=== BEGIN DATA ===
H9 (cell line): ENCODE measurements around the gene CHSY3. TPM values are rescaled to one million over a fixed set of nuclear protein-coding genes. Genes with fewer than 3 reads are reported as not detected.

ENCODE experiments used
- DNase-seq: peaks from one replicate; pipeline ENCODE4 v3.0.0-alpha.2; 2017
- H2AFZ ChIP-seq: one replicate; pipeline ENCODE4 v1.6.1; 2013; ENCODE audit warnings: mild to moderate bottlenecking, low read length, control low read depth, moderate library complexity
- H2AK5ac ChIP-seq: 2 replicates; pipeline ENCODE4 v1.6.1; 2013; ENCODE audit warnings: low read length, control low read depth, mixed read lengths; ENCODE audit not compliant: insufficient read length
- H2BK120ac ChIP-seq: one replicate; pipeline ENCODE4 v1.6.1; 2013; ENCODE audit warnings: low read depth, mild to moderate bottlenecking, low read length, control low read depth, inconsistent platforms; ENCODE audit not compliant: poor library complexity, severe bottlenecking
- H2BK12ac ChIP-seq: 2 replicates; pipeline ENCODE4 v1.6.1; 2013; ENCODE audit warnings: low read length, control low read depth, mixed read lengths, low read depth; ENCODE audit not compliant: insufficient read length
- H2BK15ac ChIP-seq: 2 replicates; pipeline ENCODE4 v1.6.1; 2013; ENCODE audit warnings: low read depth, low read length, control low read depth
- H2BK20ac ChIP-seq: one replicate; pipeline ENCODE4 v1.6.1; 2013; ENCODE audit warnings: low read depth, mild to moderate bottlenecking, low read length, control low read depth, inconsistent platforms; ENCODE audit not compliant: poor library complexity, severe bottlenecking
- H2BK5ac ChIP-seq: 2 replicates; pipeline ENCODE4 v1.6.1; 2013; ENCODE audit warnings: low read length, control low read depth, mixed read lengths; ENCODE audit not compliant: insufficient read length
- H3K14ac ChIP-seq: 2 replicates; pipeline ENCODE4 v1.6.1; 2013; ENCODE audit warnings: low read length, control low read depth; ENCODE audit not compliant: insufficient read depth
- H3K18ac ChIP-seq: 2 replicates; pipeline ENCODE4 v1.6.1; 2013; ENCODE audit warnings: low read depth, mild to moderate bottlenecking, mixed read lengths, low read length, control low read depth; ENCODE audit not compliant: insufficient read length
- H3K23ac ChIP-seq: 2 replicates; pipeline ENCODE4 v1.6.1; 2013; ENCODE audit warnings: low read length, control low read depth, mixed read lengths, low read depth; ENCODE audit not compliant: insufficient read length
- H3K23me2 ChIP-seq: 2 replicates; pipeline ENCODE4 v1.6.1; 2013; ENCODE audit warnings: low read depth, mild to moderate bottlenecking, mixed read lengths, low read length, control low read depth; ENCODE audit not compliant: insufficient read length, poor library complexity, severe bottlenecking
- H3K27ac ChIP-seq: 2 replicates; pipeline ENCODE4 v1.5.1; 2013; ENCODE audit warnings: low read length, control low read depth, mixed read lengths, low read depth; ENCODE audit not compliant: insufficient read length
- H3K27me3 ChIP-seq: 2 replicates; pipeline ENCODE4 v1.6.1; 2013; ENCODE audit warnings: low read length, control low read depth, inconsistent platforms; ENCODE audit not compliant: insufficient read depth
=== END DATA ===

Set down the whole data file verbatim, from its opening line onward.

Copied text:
H9 (cell line): ENCODE measurements around the gene CHSY3. TPM values are rescaled to one million over a fixed set of nuclear protein-coding genes. Genes with fewer than 3 reads are reported as not detected.

ENCODE experiments used
- DNase-seq: peaks from one replicate; pipeline ENCODE4 v3.0.0-alpha.2; 2017
- H2AFZ ChIP-seq: one replicate; pipeline ENCODE4 v1.6.1; 2013; ENCODE audit warnings: mild to moderate bottlenecking, low read length, control low read depth, moderate library complexity
- H2AK5ac ChIP-seq: 2 replicates; pipeline ENCODE4 v1.6.1; 2013; ENCODE audit warnings: low read length, control low read depth, mixed read lengths; ENCODE audit not compliant: insufficient read length
- H2BK120ac ChIP-seq: one replicate; pipeline ENCODE4 v1.6.1; 2013; ENCODE audit warnings: low read depth, mild to moderate bottlenecking, low read length, control low read depth, inconsistent platforms; ENCODE audit not compliant: poor library complexity, severe bottlenecking
- H2BK12ac ChIP-seq: 2 replicates; pipeline ENCODE4 v1.6.1; 2013; ENCODE audit warnings: low read length, control low read depth, mixed read lengths, low read depth; ENCODE audit not compliant: insufficient read length
- H2BK15ac ChIP-seq: 2 replicates; pipeline ENCODE4 v1.6.1; 2013; ENCODE audit warnings: low read depth, low read length, control low read depth
- H2BK20ac ChIP-seq: one replicate; pipeline ENCODE4 v1.6.1; 2013; ENCODE audit warnings: low read depth, mild to moderate bottlenecking, low read length, control low read depth, inconsistent platforms; ENCODE audit not compliant: poor library complexity, severe bottlenecking
- H2BK5ac ChIP-seq: 2 replicates; pipeline ENCODE4 v1.6.1; 2013; ENCODE audit warnings: low read length, control low read depth, mixed read lengths; ENCODE audit not compliant: insufficient read length
- H3K14ac ChIP-seq: 2 replicates; pipeline ENCODE4 v1.6.1; 2013; ENCODE audit warnings: low read length, control low read depth; ENCODE audit not compliant: insufficient read depth
- H3K18ac ChIP-seq: 2 replicates; pipeline ENCODE4 v1.6.1; 2013; ENCODE audit warnings: low read depth, mild to moderate bottlenecking, mixed read lengths, low read length, control low read depth; ENCODE audit not compliant: insufficient read length
- H3K23ac ChIP-seq: 2 replicates; pipeline ENCODE4 v1.6.1; 2013; ENCODE audit warnings: low read length, control low read depth, mixed read lengths, low read depth; ENCODE audit not compliant: insufficient read length
- H3K23me2 ChIP-seq: 2 replicates; pipeline ENCODE4 v1.6.1; 2013; ENCODE audit warnings: low read depth, mild to moderate bottlenecking, mixed read lengths, low read length, control low read depth; ENCODE audit not compliant: insufficient read length, poor library complexity, severe bottlenecking
- H3K27ac ChIP-seq: 2 replicates; pipeline ENCODE4 v1.5.1; 2013; ENCODE audit warnings: low read length, control low read depth, mixed read lengths, low read depth; ENCODE audit not compliant: insufficient read length
- H3K27me3 ChIP-seq: 2 replicates; pipeline ENCODE4 v1.6.1; 2013; ENCODE audit warnings: low read length, control low read depth, inconsistent platforms; ENCODE audit not compliant: insufficient read depth